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November 1924


Arch Surg. 1924;9(3):545-592. doi:10.1001/archsurg.1924.01120090062006

The cases in this series were collected from the Presbyterian, New York, and Bellevue Hospitals, New York, and include all those cases since 1909 in which the diagnosis of sarcoma of the bone could be definitely confirmed. Recent analyses along similar lines by Greenough, Simmons and Harner1 of Boston, Morton and Duffy2 of New Haven, and Meyerding3 of Rochester have demonstrated the value of supplementing the work of the central registry for bone tumors in Boston by recording in local group presentations those clinical features and personal reactions which are inevitably lost, to a large degree, in a national statistical bureau.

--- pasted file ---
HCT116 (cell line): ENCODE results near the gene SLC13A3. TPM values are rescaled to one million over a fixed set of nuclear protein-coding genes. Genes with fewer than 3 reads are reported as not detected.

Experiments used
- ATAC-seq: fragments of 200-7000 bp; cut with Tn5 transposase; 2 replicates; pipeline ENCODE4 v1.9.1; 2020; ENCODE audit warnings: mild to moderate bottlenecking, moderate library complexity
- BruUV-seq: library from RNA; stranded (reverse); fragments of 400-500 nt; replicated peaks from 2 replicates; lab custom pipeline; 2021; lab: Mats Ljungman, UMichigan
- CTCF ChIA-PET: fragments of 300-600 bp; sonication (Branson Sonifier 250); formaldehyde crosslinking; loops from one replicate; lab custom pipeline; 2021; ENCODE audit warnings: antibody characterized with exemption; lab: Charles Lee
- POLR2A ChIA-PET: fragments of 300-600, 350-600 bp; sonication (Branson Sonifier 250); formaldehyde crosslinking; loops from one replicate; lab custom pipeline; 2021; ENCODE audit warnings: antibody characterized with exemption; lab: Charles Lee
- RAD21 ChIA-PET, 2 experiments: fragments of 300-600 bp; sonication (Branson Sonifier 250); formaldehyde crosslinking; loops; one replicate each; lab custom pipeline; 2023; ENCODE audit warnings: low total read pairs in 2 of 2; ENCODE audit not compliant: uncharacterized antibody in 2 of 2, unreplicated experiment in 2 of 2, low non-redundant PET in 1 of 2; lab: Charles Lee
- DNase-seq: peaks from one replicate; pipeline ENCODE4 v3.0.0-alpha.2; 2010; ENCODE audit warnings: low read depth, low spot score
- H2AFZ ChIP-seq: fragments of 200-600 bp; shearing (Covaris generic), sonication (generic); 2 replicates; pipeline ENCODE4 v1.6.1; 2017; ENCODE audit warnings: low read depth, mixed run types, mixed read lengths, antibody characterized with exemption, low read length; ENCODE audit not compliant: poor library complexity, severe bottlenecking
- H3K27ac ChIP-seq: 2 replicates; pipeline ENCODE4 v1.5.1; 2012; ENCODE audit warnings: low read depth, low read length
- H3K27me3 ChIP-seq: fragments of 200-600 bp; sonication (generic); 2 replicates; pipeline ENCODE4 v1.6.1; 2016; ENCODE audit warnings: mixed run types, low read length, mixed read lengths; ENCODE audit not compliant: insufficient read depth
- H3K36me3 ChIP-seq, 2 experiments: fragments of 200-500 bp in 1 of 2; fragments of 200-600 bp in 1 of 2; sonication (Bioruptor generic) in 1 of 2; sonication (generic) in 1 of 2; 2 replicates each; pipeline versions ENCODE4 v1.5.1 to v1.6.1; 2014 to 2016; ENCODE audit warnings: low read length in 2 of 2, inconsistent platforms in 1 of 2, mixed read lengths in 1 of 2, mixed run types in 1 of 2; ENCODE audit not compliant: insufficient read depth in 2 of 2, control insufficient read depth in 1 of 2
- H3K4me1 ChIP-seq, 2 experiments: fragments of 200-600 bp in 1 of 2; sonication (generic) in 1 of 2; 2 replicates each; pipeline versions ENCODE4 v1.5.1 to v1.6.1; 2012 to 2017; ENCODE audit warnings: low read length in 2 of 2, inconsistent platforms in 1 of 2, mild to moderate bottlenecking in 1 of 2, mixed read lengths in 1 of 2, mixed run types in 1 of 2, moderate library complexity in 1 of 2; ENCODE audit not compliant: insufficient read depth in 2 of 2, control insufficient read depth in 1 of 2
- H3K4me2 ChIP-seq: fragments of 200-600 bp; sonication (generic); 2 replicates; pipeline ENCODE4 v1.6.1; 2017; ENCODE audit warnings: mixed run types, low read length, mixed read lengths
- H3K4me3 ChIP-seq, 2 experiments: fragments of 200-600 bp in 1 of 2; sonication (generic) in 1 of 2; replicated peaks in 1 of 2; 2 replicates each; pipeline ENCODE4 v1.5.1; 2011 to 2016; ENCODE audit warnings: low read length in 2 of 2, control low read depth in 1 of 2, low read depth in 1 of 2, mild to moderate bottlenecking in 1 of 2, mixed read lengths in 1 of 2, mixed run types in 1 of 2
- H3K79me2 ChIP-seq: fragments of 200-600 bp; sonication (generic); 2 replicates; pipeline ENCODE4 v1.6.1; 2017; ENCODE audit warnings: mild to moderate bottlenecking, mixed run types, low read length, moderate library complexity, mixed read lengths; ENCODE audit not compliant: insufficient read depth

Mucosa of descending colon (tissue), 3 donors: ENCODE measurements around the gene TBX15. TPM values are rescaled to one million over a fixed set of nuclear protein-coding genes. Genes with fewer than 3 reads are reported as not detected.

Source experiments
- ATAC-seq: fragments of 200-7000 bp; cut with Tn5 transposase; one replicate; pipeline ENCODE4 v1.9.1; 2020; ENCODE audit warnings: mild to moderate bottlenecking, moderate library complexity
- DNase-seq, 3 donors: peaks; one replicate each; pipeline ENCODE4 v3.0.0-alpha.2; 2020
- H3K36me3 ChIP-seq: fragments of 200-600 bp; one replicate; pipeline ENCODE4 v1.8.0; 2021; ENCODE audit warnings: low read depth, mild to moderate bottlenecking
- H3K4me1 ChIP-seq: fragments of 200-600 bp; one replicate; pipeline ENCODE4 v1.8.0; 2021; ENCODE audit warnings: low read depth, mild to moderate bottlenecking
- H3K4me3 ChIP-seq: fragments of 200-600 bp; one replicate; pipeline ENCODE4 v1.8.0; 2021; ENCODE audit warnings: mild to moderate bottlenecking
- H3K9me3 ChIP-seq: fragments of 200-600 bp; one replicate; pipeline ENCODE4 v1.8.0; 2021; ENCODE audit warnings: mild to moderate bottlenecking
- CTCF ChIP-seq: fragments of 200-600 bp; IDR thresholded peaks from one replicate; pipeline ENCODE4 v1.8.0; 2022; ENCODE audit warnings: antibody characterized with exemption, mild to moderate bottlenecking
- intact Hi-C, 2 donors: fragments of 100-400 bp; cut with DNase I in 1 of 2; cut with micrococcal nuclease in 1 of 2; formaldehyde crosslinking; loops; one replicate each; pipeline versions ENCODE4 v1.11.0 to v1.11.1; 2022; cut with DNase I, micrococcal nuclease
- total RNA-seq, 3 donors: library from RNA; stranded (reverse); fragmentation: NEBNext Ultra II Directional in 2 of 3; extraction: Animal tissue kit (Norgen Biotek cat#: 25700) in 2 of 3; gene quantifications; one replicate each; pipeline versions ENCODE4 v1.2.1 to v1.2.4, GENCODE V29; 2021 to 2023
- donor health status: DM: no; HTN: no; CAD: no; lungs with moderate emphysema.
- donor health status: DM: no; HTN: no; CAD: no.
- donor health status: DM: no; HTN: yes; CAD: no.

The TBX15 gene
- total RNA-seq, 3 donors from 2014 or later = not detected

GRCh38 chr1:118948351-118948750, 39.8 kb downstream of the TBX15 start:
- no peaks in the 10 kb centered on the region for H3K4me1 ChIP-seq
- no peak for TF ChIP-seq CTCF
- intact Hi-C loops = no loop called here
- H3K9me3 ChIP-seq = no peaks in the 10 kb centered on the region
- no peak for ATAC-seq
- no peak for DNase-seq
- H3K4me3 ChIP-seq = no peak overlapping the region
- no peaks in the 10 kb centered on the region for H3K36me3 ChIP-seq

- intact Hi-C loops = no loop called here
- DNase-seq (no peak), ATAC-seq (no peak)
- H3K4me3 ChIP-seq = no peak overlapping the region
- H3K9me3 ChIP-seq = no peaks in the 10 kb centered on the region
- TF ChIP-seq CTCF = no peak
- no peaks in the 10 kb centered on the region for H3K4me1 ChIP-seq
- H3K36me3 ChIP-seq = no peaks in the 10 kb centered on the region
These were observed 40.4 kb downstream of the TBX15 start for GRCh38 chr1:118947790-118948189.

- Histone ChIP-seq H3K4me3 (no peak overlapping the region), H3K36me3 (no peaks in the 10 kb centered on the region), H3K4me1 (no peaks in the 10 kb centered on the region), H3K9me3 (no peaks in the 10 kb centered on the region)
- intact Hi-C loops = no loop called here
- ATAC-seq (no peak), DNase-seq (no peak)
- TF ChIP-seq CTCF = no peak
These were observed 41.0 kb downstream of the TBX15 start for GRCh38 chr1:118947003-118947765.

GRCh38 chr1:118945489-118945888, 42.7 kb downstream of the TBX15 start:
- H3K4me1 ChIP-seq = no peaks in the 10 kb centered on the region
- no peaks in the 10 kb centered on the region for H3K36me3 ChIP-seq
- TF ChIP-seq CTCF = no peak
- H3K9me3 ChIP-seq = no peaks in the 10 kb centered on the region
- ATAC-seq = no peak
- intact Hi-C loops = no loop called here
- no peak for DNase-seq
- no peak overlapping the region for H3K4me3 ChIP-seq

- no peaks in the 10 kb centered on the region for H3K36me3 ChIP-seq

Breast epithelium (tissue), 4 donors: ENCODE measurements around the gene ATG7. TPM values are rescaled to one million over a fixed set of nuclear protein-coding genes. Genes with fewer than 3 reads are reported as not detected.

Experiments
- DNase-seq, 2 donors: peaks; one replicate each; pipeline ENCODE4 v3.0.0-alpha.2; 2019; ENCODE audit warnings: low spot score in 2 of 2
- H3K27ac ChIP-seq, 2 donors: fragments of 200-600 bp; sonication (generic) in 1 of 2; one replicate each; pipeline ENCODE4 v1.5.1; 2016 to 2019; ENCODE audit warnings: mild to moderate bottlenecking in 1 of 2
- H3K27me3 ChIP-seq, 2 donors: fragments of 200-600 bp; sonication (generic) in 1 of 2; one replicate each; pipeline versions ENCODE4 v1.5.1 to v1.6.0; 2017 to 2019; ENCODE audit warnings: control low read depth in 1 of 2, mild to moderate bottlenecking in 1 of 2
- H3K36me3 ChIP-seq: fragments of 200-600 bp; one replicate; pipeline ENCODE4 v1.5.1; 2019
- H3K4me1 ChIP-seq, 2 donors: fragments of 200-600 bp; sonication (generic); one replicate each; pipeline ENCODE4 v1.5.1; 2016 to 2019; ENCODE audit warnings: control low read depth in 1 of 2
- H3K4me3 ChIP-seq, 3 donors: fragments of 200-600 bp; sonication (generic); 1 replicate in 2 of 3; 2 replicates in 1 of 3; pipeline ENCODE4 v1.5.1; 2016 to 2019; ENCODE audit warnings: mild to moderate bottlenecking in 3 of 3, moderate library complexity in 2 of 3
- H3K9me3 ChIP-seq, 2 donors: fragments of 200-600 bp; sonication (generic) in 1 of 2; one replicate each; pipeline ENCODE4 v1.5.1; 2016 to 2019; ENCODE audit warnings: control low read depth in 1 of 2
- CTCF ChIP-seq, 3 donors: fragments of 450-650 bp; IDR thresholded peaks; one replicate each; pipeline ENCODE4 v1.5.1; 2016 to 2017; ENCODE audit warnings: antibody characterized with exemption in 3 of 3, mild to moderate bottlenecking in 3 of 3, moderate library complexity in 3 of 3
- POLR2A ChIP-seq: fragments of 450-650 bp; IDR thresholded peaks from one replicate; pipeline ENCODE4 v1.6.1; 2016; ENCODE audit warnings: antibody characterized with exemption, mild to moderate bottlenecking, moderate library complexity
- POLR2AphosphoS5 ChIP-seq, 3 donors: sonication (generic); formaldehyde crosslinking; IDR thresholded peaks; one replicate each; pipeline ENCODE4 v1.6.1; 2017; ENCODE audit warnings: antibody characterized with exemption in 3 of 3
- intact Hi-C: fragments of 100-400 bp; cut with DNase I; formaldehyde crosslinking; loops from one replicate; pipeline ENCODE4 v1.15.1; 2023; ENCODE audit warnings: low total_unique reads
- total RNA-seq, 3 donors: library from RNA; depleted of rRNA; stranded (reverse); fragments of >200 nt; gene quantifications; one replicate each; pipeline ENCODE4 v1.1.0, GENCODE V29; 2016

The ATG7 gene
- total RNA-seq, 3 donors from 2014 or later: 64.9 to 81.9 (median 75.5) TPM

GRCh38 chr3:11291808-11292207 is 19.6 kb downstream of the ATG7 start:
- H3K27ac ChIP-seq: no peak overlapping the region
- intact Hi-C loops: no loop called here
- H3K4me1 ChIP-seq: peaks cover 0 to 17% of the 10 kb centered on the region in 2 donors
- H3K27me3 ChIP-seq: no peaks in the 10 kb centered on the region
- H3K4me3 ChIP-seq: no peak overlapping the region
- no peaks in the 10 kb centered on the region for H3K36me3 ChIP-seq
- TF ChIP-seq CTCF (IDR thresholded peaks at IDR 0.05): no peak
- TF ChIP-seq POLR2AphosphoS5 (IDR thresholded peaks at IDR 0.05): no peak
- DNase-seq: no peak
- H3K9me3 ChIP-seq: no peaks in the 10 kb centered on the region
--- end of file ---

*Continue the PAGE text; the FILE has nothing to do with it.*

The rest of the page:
It is our aim to bring out the difficulties that surround the accurate study of these neoplasms, particularly those relating to their diagnosis, prognosis, surgical treatment and classification. A general review of the subject has not been attempted, as this academic field has already been covered

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